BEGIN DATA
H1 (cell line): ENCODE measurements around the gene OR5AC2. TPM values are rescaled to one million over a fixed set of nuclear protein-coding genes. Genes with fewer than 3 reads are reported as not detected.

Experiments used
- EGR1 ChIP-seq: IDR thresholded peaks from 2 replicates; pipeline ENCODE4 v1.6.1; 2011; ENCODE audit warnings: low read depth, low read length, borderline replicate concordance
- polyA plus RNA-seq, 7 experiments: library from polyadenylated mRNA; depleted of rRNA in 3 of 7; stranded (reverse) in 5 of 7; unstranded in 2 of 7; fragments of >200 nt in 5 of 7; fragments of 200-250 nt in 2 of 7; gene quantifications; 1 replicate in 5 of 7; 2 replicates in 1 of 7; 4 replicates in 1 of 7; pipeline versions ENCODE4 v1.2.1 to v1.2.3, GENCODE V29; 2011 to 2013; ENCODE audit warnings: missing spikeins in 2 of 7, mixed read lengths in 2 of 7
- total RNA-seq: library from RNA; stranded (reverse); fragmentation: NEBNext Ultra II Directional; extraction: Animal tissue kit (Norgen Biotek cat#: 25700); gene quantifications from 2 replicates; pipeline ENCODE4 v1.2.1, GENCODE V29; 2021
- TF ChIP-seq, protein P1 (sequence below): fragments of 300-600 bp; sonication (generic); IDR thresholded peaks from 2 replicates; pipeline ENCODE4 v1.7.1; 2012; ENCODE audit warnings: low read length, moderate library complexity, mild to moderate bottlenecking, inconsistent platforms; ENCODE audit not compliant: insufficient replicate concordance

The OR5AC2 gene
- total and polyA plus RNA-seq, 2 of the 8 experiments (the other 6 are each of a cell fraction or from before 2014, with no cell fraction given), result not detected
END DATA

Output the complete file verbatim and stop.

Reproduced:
H1 (cell line): ENCODE measurements around the gene OR5AC2. TPM values are rescaled to one million over a fixed set of nuclear protein-coding genes. Genes with fewer than 3 reads are reported as not detected.

Experiments used
- EGR1 ChIP-seq: IDR thresholded peaks from 2 replicates; pipeline ENCODE4 v1.6.1; 2011; ENCODE audit warnings: low read depth, low read length, borderline replicate concordance
- polyA plus RNA-seq, 7 experiments: library from polyadenylated mRNA; depleted of rRNA in 3 of 7; stranded (reverse) in 5 of 7; unstranded in 2 of 7; fragments of >200 nt in 5 of 7; fragments of 200-250 nt in 2 of 7; gene quantifications; 1 replicate in 5 of 7; 2 replicates in 1 of 7; 4 replicates in 1 of 7; pipeline versions ENCODE4 v1.2.1 to v1.2.3, GENCODE V29; 2011 to 2013; ENCODE audit warnings: missing spikeins in 2 of 7, mixed read lengths in 2 of 7
- total RNA-seq: library from RNA; stranded (reverse); fragmentation: NEBNext Ultra II Directional; extraction: Animal tissue kit (Norgen Biotek cat#: 25700); gene quantifications from 2 replicates; pipeline ENCODE4 v1.2.1, GENCODE V29; 2021
- TF ChIP-seq, protein P1 (sequence below): fragments of 300-600 bp; sonication (generic); IDR thresholded peaks from 2 replicates; pipeline ENCODE4 v1.7.1; 2012; ENCODE audit warnings: low read length, moderate library complexity, mild to moderate bottlenecking, inconsistent platforms; ENCODE audit not compliant: insufficient replicate concordance

The OR5AC2 gene
- total and polyA plus RNA-seq, 2 of the 8 experiments (the other 6 are each of a cell fraction or from before 2014, with no cell fraction given), result not detected